Direct download (5 more)  
     
    Export citation  
     
    My bibliography  
  7.  8
    Lissette Olivares (2014). Hacking the Body and Posthumanist Transbecoming: 10,000 Generations Later as the Mestizaje of Speculative Cyborg Feminism and Significant Otherness. [REVIEW] NanoEthics 8 (3):287-297.
    This essay gives a situated introduction to body hacking, an underground surgical process that seeks to transform the body’s architecture, offering an ethnographic account of the affects that drive this corporeal intervention for performance artist Cheto Castellano, and later, for the author. A brief history of recent body modification movements is offered. Through these situated stories of corporeal transformation there is an exploration of Eva Hayward’s concept of transbecoming, exploring the perpetual change of the body in transition, particularly in relation (...)
    Direct download (2 more)  
     
    Export citation  
     
    My bibliography  
  8.  3
    Stefan Greiner (2014). Cyborg Bodies—Self-Reflections on Sensory Augmentations. NanoEthics 8 (3):299-302.
    Sensory augmentation challenges current societal norms and views of what is conceived as a “normal” human being. Beginning with self reflections of a bodyhacker, the author proposes an extended view onto the human or respectively cyborg body. Based on cognitive theories, it is argumented that we are already mental cyborgs. Our brains plastically restructure themselves in order to meet new requirements of the technological extended human.
    Direct download (2 more)  
     
    Export citation  
     
    My bibliography  
  9.  7
    Jennifer Lapum, Suzanne Fredericks, Heather Beanlands, Elizabeth McCay, Jasna Schwind & Daria Romaniuk (2012). A Cyborg Ontology in Health Care: Traversing Into the Liminal Space Between Technology and Person-Centred Practice. Nursing Philosophy 13 (4):276-288.
    Direct download (7 more)  
     
    Export citation  
     
    My bibliography   4 citations  
  10.  17
    R. Pope (2009). A Cyborg's Testimonial: Mourning Blade Runner's Cryptic Images. Film-Philosophy 12 (2):1-16.
    "I’ve seen things you people wouldn’t believe. Attack ships on fire off the shoulderof Orion. I watched c-beams glitter in the dark near the Tanhauser Gate. Allthose… moments will be lost… in time. Like… tears… in rain. Time… to die." . With these lines Roy testifies to his memories and to his death, a death that has, in a sense,already taken place, and one that is, by definition, prohibited. While one cannotexperience one’s own death, death is not strictly a limit (...)
    Direct download (5 more)  
     
    Export citation  
     
    My bibliography  
  11.  11
    Anne Kull (2001). The Cyborg as an Interpretation of Culture-Nature. Zygon 36 (1):49-56.
    Direct download (5 more)  
     
    Export citation  
     
    My bibliography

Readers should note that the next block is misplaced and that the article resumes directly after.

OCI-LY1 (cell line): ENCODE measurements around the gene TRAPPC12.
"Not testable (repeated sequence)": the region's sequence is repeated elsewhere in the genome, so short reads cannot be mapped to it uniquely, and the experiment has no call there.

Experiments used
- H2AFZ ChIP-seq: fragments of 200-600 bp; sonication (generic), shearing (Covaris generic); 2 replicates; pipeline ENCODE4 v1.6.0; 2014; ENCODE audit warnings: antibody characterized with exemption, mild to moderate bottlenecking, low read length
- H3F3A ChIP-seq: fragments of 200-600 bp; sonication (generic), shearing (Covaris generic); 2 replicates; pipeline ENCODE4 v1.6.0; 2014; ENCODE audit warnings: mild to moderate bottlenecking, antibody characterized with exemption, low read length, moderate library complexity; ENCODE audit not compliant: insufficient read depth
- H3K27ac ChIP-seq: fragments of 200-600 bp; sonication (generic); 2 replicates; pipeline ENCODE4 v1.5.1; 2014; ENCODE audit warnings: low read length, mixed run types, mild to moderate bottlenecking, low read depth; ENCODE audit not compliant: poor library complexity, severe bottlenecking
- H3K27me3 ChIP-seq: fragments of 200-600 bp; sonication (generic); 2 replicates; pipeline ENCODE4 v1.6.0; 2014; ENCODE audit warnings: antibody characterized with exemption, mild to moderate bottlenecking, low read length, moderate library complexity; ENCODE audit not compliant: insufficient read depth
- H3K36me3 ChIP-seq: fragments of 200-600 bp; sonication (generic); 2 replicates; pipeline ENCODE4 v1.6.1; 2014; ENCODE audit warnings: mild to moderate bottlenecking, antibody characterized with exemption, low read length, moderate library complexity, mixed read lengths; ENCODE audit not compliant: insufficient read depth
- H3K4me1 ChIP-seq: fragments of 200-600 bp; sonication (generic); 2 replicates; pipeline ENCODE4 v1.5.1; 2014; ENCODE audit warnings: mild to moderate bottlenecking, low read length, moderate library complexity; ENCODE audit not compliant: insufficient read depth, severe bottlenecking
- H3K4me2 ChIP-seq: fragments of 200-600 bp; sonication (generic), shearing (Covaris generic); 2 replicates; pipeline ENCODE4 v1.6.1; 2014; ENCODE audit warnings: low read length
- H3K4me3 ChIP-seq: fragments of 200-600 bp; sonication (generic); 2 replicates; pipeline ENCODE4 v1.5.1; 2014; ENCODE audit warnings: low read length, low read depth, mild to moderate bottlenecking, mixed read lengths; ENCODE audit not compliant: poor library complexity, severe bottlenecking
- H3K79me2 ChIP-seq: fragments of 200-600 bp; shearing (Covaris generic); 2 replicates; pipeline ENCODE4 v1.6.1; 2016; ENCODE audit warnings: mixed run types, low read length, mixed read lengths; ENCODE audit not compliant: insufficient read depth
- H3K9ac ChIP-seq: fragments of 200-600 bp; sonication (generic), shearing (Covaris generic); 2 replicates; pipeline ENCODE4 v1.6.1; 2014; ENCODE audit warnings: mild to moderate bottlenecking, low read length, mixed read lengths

12.  3
    S. Chopra & S. Dexter (2007). Free Software and the Political Philosophy of the Cyborg World. Acm Sigcas Computers and Society 37 (2):41-52.
    No categories
    Direct download (7 more)  
     
    Export citation  
     
    My bibliography  
  13.  36
    Kevin Warwick (2003). Cyborg Morals, Cyborg Values, Cyborg Ethics. Ethics and Information Technology 5 (3):131-137.
    The era of the Cyborg is now upon us. This has enormous implications on ethical values for both humans and cyborgs. In this paper the state of play is discussed. Routes to cyborgisation are introduced and different types of Cyborg are considered. The author's own self-experimentation projects are described as central to the theme taken. The presentation involves ethical aspects of cyborgisation both as it stands now and those which need to be investigated in the near future as (...)
    Direct download (13 more)  
     
    Export citation  
     
    My bibliography   11 citations  
  14.  14
    Kutte Jönsson (2007). Who's Afraid of Stella Walsh? On Gender, 'Gene Cheaters', and the Promises of Cyborg Athletes. Sport, Ethics and Philosophy 1 (2):239 – 262.
    In this article, I argue that there are moral reasons to embrace the construction of self-designing and sex/gender-neutral cyborg athletes. In fact, with the prospect of advanced genetic and cyborg technology, we may face a future where sport (as we know it) occurs in its purest form; that is, where athletes get evaluated by athletic performance only and not by their gender, and where it becomes impossible to discriminate athletes based on their body constitution and gender identity. The (...)
    Direct download (4 more)  
     
    Export citation  
     
    My bibliography   7 citations  
  15.  25
    Margaret E. Toye (2012). Donna Haraway's Cyborg Touching (Up/On) Luce Irigaray's Ethics and the Interval Between: Poethics as Embodied Writing. Hypatia 27 (1):182-200.